Former British Association of Social Workers chair Ray Jones has warned practitioners to beware the “pitfalls and potholes” of the personalisation of adult social care.
Jones told Community Care Live today that the government’s drive to put users in control of their care, notably through personal budgets, was “the right journey”.
But he said that without adequate funding and advocacy for users the new system could backfire.
Jones, now professor of social work at Kingston University, said: “People say personalisation will save money, but in some cases it will be more expensive.”
He warned inadequate funding “may limit users’ aspirations”, and added that the new system could also encourage “benign neglect” of older and disabled people.
“Staff might say ‘you’ve got the money, over to you’, and sit back and forget to give them support,” he added.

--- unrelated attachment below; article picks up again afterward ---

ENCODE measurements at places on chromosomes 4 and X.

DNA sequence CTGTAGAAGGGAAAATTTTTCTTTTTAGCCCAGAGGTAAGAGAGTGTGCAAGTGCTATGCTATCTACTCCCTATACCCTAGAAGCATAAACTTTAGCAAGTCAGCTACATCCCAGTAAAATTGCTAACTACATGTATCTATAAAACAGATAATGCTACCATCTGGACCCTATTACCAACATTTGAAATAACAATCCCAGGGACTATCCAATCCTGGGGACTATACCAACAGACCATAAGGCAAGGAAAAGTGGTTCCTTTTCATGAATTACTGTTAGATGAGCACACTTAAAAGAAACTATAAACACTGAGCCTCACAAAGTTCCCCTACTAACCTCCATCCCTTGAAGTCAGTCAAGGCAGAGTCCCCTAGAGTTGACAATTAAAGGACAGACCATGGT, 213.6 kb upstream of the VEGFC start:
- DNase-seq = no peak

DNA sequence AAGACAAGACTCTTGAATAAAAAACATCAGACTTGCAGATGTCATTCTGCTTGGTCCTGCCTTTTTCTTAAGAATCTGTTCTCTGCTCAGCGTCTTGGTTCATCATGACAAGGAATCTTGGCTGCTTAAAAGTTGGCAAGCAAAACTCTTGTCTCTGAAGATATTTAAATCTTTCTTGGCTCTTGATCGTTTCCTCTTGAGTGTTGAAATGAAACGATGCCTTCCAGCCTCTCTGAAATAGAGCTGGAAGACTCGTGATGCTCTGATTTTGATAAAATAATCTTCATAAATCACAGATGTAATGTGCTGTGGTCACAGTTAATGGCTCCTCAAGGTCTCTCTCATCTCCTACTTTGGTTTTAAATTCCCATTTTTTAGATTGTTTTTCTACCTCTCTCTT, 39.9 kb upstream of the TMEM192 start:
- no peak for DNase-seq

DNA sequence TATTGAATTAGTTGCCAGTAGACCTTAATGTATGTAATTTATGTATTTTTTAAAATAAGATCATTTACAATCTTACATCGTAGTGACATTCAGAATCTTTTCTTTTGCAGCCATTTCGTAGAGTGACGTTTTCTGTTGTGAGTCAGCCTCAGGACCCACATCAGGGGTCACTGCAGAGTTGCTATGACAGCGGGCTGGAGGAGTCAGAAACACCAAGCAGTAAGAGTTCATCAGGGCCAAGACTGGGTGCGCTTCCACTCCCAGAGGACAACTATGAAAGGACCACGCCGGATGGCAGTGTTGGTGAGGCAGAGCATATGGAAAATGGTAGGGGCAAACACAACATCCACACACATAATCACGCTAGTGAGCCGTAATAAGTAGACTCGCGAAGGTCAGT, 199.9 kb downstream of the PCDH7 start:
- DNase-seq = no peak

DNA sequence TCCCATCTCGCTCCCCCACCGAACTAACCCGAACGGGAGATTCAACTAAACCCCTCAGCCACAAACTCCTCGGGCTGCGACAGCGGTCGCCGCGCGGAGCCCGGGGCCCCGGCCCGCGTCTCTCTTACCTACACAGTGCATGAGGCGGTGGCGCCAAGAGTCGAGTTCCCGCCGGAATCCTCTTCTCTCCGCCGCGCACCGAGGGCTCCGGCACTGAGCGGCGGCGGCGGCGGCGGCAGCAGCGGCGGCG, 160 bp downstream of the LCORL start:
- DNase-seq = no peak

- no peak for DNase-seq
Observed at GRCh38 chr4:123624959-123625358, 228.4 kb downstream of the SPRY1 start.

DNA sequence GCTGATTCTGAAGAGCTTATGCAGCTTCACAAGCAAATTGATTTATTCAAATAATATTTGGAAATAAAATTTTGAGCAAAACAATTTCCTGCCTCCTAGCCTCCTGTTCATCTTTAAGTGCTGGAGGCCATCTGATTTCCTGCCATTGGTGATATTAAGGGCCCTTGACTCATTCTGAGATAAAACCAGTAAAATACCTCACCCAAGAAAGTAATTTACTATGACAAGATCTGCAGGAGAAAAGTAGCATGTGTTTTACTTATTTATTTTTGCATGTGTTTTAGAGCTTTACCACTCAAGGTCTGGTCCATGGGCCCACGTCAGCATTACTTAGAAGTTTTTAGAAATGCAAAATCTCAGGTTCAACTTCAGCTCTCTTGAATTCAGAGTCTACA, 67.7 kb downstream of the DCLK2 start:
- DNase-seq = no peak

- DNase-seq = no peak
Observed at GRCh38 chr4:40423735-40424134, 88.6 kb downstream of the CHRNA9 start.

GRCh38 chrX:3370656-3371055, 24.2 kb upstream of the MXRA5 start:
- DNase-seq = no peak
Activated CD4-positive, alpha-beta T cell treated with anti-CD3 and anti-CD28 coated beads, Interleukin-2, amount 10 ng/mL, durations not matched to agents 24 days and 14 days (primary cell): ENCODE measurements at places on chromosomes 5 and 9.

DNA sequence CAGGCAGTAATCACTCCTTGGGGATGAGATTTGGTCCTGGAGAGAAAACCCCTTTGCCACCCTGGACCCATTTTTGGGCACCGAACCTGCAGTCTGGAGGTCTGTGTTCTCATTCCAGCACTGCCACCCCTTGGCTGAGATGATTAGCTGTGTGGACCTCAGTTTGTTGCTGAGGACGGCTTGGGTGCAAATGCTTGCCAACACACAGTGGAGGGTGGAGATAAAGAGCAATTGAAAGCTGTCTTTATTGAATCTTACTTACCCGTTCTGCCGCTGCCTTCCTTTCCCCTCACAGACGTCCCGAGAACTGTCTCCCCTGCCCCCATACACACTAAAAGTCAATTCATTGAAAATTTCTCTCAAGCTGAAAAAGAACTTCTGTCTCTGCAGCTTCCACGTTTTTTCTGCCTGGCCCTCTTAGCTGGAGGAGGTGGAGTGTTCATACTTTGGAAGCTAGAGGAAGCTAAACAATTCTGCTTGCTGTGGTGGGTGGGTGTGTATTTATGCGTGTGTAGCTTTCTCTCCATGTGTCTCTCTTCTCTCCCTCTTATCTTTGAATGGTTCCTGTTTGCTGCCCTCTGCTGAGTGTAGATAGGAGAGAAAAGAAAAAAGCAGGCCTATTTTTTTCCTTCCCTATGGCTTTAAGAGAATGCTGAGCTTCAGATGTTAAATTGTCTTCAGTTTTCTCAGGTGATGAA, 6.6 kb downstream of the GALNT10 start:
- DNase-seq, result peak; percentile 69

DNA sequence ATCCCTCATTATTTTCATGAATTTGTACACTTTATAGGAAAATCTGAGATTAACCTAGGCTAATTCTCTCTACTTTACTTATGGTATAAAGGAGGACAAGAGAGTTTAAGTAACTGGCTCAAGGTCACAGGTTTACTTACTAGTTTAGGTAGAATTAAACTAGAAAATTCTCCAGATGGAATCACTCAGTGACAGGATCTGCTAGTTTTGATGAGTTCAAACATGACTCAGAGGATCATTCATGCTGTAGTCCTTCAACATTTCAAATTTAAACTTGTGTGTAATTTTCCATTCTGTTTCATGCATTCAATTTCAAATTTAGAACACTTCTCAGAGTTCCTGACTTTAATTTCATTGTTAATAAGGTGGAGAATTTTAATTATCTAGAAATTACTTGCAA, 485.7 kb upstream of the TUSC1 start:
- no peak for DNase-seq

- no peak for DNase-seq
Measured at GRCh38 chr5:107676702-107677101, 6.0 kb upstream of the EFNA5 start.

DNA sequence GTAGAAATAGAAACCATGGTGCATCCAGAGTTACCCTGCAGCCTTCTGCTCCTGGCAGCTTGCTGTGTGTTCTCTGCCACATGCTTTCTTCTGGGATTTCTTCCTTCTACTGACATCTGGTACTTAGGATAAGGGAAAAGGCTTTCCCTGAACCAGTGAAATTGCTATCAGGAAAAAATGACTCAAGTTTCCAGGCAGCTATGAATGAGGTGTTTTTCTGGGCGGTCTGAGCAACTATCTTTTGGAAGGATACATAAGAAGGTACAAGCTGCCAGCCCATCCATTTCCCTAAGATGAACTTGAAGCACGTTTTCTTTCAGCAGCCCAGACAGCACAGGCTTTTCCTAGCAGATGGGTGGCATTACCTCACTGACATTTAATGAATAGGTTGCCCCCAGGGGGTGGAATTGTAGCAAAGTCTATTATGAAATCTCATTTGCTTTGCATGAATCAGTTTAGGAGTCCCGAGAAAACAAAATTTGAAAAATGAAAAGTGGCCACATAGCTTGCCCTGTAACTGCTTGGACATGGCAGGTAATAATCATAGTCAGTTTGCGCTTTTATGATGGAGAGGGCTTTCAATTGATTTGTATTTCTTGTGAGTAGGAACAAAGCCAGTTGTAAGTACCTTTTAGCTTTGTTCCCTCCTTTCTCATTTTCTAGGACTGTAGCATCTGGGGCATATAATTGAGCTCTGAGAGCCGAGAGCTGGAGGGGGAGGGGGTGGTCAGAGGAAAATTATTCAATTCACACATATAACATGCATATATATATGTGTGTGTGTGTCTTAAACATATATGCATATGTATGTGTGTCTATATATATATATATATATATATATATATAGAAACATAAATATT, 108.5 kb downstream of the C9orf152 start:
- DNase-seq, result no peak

Jones, a former social services director, cited the Children and Young Persons Act 1969 as an example of how good policies had “unintended consequences”.
It was designed to allow more families to bring up their children at home, but the upshot was that investigations were stepped up and more children brought into care.
Fears that the personalisation drive was running ahead of the evidence were unfounded, according to independent social care consultant Melanie Henwood.
She cited “a significant volume of evidence” from the In Control pilots – under which users assess their needs and are given a personal budget to purchase care – and added: “We can wait for a very long time and keep on testing, or we could get on and do this.”
She also rejected the idea that personalisation was a “fashionable” political agenda that will soon fade away. Instead, Henwood predicted it would pave the way for further reforms across public services.
“It’s a long lasting change that’s not just a New Labour idea, it’s got support across the political spectrum,” she said.
Julia Winter, director of disabled people’s social enterprise the Liberation Partnership, who has used personal budgets for the past two years, said the “holistic” approach of the new system had improved the quality of her life “immeasurably”.